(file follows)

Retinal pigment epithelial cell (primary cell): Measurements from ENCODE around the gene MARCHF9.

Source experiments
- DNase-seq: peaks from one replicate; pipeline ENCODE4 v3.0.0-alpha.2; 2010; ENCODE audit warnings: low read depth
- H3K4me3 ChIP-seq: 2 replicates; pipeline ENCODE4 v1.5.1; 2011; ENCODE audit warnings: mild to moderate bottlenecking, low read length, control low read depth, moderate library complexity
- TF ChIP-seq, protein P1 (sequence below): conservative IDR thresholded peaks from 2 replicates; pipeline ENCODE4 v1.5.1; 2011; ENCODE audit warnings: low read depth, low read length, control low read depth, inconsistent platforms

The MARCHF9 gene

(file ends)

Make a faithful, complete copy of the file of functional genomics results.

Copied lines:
Retinal pigment epithelial cell (primary cell): Measurements from ENCODE around the gene MARCHF9.

Source experiments
- DNase-seq: peaks from one replicate; pipeline ENCODE4 v3.0.0-alpha.2; 2010; ENCODE audit warnings: low read depth
- H3K4me3 ChIP-seq: 2 replicates; pipeline ENCODE4 v1.5.1; 2011; ENCODE audit warnings: mild to moderate bottlenecking, low read length, control low read depth, moderate library complexity
- TF ChIP-seq, protein P1 (sequence below): conservative IDR thresholded peaks from 2 replicates; pipeline ENCODE4 v1.5.1; 2011; ENCODE audit warnings: low read depth, low read length, control low read depth, inconsistent platforms

The MARCHF9 gene